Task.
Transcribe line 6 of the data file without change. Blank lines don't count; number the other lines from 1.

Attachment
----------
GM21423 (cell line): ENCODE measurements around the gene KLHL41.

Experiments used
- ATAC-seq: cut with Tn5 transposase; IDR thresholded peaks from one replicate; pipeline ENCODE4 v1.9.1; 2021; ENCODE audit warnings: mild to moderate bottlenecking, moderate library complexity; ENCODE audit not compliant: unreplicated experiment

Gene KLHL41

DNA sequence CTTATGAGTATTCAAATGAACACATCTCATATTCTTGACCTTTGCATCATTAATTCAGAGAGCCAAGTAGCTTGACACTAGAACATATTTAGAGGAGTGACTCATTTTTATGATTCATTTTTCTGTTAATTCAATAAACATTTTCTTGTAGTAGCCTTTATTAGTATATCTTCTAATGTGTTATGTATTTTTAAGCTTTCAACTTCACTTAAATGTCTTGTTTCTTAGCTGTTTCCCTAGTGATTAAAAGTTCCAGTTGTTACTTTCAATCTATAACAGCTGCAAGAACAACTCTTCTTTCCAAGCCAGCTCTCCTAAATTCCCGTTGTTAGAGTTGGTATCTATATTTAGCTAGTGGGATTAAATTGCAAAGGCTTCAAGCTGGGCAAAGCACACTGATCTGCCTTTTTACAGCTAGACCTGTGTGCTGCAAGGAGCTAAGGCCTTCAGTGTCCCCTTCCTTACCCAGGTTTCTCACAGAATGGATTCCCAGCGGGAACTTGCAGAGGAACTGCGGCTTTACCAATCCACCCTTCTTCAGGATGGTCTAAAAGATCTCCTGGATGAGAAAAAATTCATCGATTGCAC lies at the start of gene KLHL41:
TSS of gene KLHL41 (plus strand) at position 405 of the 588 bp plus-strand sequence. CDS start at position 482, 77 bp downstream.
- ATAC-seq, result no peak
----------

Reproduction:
TSS of gene KLHL41 (plus strand) at position 405 of the 588 bp plus-strand sequence. CDS start at position 482, 77 bp downstream.